Giovanna Eusebi

Eusebi Deli, Glasgow



The cooking of Italy is what I like to refer to as the ‘genius of women’. It is Mamma’s food, which influences Italian menus the world over. Our own restaurant is influenced by the spirit of generations of Italian women, interpreted by modern chefs and local Scottish ingredients. The old ways of cooking are still connected with new, 21st century dishes by the ‘Cucina Povera’, literally ‘the cooking of the poor’ in Southern Italy.


It is a cooking culture my Mother was born into in 1942. At its heart is resourcefulness, and learning to work with what you have around you. Nothing is ever wasted and you must preserve all you can for leaner times. The seasons dictated your larder, as there were no supermarkets or freezers to rely on. At this time of year, when the autumn mists roll in over the Aurunci Mountains, the trees around them defined my family’s food. Chestnuts were harvested by the women and carried in baskets on their head.


The trees were also laden with figs at this time of year. Once ripe enough, these provided a sweet breakfast treat. It was indeed a welcome change from the modest bowl of ‘pan cotto’ – a soup made of stale bread, cooked in water and finished with their homemade oil. The figs were dried on straw mats outdoors and covered with a muslin cloth. They were dried naturally by the sun and stored to be enjoyed in the December festive period.


Almonds or walnuts were inserted into the dried fruit, threaded onto sticks and cooked on the fire for Christmas Day. Woodland fruits, like morella berries, which are now considered to be a ‘superfood’, were eaten fresh. Stone fruits like cherries, plums and pears were also preserved. The sap from the plum trees was collected by my Mum and stored in tins. This was given to her Uncle, a cabinetmaker, to lacquer furniture.


Protein was provided in the form of eggs from their chickens and used to make pasta. Sheep’s milk was used for cheese making and its wool made into thread. Locally caught ‘sardu’, giant sardines were preserved in salt for the winter months, to be enjoyed with peppers in their own wine vinegar.


The only interruption of their carefree existence came in the war years. Germans heavily occupied the village, and overnight, their land was cruelly sabotaged. The land became killing fields, laden with booby trap mines. My Mum lost her own Grandfather and two Uncles, desperately trying to maintain their crops to feed their hungry families. My Grandfather had to change from a humble farmer to partisan, risking everything to lead British troops to safe crossings over the nearby Garigliano River en-route to Cassino.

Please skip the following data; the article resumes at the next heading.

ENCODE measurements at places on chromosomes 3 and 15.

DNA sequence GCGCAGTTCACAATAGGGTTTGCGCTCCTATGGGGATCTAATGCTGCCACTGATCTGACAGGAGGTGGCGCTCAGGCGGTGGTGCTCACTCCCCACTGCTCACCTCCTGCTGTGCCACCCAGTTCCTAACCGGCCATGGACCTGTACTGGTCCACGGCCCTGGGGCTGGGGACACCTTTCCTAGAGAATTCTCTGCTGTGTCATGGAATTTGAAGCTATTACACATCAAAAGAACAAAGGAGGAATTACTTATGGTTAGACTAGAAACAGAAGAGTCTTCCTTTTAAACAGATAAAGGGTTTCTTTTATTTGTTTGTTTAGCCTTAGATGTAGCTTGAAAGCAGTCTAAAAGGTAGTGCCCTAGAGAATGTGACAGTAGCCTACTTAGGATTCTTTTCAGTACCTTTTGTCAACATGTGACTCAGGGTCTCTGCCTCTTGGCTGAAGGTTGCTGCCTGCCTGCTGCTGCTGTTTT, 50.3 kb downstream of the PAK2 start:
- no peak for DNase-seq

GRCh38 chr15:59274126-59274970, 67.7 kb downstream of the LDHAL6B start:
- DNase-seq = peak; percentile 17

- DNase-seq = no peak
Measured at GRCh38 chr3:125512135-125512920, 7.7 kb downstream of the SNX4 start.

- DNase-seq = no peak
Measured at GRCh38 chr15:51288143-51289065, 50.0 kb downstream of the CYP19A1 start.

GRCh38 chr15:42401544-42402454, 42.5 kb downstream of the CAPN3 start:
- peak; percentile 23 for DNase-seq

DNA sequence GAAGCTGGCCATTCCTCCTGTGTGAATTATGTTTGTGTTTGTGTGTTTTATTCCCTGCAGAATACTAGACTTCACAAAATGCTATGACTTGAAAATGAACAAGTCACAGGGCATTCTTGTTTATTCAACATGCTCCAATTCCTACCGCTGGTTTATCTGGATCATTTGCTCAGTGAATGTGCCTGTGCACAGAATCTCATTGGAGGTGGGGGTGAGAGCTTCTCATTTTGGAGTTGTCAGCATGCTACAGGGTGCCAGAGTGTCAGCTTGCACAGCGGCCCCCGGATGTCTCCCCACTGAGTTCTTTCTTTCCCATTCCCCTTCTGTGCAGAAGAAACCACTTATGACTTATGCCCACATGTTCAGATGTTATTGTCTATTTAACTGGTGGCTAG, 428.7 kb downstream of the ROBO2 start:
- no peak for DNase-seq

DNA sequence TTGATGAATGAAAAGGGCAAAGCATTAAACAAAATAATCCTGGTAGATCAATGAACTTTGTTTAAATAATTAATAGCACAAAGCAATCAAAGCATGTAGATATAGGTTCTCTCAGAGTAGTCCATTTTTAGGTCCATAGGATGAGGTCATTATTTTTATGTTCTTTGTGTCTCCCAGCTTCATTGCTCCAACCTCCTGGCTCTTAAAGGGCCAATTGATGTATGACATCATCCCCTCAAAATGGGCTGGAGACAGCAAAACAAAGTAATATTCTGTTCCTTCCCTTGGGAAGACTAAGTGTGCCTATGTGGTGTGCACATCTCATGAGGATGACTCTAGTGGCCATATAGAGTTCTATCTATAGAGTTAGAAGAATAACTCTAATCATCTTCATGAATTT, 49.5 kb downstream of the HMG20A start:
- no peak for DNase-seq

It took years of work to restore their land; many villagers fled the famine, including my Mum. Firstly, crossing oceans to Brazil and then to Lyon. Their baggage was materially light, but emotionally laden with hope, fear and a conviction that one day they would return to their land or ‘terra’ once more. One thing that was never lost was the experience, knowledge and skills from living off the land and being resourceful with what they had around them.


Cured Mackerel Agro Dolce

 This is a recipe that is true to the ‘Cucina Povera’ principles of using local produce and preserving techniques. Mackerel is a fantastic ingredient to use, as it’s cost effective and caught locally in Scottish waters. The recipe is also finished with simple, store cupboard ingredients to give a delicious Italian twist.


Serves 4


8-10 cooked mackerel fillets

2 red peppers


For the curing marinade: 

3 bay leaves

6 sprigs of thyme

500ml water

125ml cider vinegar

1 tsp salt


For the onion vinaigrette:

95ml extra virgin olive oil

15ml balsamic vinegar

1 spring onion, fine chopped

15g chives, finely chopped


For the garnish:

1 tbsp sultanas

1 tbsp toasted pine nuts

Salt and pepper

Extra virgin olive oil

Micro basil



  1. First, make the curing marinade. Add all the ingredients to a pan and bring a simmer. Set aside and leave to cool completely. Place the mackerel fillets skin side down in a tray. Cover with the marinade and leave in the fridge for 3 hours.
  2. Roast the peppers in a hot oven for 40 minutes. Allow to cool and then remove the skins and cut into slices.
  3. Make the onion vinaigrette by combining all the ingredients together in a bowl and whisking together.
  4. To assemble, lay half of the peeled pepper slices on each plate. Add 2 to 3 mackerel fillets around the plate and season with salt and pepper. Scatter over the sultanas and pine nuts. Spoon over the vinaigrette and finish with a little extra virgin olive oil and micro basil.


Photography by Gerardo Jaconelli.